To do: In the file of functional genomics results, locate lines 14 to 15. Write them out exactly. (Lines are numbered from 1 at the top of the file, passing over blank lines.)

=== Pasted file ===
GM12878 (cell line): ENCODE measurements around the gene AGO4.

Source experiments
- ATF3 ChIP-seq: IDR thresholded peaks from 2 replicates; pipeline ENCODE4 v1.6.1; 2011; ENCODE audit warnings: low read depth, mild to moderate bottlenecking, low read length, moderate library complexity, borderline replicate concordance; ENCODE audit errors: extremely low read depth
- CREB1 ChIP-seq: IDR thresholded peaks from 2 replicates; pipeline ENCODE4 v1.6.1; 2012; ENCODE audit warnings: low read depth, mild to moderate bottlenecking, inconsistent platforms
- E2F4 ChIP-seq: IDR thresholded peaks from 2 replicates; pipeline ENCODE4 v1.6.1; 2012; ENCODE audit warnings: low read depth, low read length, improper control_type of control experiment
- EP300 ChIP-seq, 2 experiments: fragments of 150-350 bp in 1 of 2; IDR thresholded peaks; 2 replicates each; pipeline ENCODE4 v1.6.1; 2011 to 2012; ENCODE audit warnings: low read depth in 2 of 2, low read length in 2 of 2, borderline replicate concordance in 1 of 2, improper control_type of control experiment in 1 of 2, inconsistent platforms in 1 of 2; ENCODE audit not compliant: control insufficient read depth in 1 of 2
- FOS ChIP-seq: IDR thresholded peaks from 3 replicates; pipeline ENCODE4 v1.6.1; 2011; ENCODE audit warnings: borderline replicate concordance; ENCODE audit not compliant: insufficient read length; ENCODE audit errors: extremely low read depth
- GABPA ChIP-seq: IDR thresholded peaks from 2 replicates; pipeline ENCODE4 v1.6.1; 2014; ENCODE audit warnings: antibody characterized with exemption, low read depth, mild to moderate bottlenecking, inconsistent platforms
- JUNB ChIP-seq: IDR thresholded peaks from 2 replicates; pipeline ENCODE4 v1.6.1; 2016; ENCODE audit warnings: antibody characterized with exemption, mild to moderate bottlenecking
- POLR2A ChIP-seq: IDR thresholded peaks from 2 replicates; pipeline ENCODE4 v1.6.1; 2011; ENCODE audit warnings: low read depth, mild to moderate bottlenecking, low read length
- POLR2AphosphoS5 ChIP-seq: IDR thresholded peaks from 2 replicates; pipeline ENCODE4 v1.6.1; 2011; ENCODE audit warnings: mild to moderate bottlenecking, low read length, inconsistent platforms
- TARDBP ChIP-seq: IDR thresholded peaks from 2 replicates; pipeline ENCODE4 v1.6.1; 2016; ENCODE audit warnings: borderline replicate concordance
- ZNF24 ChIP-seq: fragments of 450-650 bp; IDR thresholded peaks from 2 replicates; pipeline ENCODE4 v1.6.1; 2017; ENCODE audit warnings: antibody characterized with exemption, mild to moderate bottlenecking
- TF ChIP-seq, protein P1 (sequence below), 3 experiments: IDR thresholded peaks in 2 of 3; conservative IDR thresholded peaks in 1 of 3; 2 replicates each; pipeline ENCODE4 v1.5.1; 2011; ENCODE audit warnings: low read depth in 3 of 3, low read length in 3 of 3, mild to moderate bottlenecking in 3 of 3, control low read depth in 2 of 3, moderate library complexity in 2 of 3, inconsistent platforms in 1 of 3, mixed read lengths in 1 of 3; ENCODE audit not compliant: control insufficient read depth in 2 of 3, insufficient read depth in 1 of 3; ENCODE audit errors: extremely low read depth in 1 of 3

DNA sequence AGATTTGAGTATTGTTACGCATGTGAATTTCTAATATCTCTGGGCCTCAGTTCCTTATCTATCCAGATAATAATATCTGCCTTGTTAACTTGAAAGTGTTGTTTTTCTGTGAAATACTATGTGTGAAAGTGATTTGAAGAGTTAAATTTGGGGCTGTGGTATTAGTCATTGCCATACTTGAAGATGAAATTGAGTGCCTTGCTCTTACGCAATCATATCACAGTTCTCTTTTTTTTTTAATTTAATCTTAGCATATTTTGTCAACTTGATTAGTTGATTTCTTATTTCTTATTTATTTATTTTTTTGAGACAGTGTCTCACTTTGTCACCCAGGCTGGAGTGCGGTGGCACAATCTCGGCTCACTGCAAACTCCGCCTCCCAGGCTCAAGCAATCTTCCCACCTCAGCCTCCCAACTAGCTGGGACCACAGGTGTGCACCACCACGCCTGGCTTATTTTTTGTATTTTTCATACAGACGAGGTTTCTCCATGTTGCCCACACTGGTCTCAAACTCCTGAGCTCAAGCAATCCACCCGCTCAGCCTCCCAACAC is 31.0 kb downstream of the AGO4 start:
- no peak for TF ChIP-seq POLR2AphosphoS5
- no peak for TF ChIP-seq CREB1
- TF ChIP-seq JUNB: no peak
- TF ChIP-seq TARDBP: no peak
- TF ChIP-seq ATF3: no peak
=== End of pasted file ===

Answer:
- TF ChIP-seq, protein P1 (sequence below), 3 experiments: IDR thresholded peaks in 2 of 3; conservative IDR thresholded peaks in 1 of 3; 2 replicates each; pipeline ENCODE4 v1.5.1; 2011; ENCODE audit warnings: low read depth in 3 of 3, low read length in 3 of 3, mild to moderate bottlenecking in 3 of 3, control low read depth in 2 of 3, moderate library complexity in 2 of 3, inconsistent platforms in 1 of 3, mixed read lengths in 1 of 3; ENCODE audit not compliant: control insufficient read depth in 2 of 3, insufficient read depth in 1 of 3; ENCODE audit errors: extremely low read depth in 1 of 3

DNA sequence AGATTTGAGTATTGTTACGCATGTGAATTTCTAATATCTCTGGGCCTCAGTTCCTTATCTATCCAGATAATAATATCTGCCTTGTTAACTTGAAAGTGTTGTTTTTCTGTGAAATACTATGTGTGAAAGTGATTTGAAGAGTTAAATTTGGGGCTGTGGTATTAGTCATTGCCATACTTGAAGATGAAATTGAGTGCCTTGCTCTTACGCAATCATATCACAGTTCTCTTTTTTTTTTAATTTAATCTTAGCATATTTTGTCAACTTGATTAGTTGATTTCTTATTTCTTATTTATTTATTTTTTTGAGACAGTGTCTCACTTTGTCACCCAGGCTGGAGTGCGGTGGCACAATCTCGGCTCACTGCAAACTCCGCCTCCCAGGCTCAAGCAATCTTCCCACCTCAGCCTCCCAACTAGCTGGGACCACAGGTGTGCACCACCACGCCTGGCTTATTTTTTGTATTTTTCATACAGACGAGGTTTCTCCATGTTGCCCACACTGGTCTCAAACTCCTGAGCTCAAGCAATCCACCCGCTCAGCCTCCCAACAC is 31.0 kb downstream of the AGO4 start: